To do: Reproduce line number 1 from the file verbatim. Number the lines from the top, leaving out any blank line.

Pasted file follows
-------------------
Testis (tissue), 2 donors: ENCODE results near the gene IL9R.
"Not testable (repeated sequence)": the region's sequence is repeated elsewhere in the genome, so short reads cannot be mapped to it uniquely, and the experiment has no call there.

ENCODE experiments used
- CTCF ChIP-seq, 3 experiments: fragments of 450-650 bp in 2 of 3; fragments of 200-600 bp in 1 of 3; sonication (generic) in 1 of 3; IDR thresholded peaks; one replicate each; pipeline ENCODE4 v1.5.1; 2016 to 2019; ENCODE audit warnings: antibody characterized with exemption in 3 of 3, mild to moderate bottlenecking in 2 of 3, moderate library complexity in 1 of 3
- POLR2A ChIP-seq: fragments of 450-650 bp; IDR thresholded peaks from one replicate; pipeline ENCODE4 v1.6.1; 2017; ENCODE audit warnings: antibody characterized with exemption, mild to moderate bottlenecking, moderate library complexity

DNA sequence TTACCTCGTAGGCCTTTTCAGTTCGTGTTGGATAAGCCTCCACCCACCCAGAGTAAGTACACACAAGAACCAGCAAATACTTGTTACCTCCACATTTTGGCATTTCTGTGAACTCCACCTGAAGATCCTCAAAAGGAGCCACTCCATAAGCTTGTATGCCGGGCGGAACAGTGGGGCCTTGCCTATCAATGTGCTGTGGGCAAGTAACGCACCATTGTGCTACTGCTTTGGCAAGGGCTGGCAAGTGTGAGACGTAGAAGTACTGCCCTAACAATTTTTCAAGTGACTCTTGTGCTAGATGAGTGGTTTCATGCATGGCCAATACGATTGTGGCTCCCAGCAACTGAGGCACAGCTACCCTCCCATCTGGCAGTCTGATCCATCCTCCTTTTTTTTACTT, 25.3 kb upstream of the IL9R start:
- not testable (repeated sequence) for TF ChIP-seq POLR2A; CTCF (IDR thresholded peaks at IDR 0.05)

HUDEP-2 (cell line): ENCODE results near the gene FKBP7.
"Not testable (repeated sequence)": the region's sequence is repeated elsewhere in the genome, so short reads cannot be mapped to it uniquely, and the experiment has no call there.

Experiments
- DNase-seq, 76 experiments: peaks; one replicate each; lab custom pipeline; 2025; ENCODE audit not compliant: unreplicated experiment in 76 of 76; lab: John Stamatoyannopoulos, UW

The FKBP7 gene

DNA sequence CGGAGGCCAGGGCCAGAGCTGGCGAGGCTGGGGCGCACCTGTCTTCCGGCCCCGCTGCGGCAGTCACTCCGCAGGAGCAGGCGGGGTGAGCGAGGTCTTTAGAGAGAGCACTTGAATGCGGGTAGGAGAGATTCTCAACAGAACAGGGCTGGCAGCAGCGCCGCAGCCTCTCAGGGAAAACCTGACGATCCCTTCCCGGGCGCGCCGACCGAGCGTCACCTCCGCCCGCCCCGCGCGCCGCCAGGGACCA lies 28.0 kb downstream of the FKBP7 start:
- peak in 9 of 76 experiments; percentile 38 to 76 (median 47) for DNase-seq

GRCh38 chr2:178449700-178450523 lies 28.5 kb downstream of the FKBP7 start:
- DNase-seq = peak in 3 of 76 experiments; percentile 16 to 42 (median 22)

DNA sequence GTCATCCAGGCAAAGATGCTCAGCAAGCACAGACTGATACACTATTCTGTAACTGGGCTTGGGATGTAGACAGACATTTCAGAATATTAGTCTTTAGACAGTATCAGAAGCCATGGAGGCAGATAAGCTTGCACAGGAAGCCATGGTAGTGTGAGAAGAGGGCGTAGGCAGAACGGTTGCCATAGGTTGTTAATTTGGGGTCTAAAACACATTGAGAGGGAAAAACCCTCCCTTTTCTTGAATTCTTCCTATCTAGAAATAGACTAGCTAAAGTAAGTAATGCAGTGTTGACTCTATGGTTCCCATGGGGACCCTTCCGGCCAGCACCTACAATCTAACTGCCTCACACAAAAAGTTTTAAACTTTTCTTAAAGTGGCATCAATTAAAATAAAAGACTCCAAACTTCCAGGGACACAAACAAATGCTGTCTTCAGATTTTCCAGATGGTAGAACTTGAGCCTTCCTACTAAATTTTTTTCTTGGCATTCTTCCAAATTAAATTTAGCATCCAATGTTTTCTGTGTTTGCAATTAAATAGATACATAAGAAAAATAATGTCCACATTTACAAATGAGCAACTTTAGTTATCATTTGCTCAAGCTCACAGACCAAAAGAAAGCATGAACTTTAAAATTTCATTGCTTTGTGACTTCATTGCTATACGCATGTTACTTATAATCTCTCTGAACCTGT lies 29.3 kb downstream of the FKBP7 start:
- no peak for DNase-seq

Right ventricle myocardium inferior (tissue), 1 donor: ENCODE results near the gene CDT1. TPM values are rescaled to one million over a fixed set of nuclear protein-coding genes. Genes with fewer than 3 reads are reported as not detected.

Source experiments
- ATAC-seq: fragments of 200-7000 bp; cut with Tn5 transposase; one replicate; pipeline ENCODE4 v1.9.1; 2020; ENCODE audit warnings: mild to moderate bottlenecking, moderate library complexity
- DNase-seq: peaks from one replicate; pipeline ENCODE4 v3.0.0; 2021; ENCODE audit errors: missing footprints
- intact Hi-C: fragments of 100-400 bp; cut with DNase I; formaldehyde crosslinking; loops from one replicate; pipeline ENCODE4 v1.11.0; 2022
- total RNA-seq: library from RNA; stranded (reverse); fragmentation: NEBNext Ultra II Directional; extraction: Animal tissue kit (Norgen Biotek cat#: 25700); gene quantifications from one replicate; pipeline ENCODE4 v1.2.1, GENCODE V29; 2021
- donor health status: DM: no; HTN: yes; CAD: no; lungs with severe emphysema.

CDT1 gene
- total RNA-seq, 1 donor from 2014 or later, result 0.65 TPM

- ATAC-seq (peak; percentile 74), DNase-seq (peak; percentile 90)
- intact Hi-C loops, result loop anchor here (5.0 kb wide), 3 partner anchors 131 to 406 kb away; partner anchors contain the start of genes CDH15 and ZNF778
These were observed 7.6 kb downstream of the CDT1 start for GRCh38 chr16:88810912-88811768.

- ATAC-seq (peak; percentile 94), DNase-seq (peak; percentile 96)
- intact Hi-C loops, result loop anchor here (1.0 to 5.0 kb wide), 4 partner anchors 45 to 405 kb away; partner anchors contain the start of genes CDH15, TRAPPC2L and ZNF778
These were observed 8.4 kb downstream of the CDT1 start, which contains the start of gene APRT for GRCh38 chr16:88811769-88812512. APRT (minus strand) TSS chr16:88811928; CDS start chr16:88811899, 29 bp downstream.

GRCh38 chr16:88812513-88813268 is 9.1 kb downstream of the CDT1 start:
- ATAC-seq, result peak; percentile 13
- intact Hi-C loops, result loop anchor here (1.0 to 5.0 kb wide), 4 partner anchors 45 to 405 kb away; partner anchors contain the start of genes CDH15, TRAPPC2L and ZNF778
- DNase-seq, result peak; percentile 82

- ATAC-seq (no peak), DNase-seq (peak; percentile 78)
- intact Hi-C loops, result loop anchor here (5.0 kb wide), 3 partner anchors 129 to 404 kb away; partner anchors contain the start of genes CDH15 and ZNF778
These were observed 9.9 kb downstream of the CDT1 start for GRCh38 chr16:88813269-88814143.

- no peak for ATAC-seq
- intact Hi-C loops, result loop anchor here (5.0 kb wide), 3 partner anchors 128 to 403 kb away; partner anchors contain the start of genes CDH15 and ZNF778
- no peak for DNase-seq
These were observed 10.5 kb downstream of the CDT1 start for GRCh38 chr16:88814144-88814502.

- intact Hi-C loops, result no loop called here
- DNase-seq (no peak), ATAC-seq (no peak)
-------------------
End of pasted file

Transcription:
Testis (tissue), 2 donors: ENCODE results near the gene IL9R.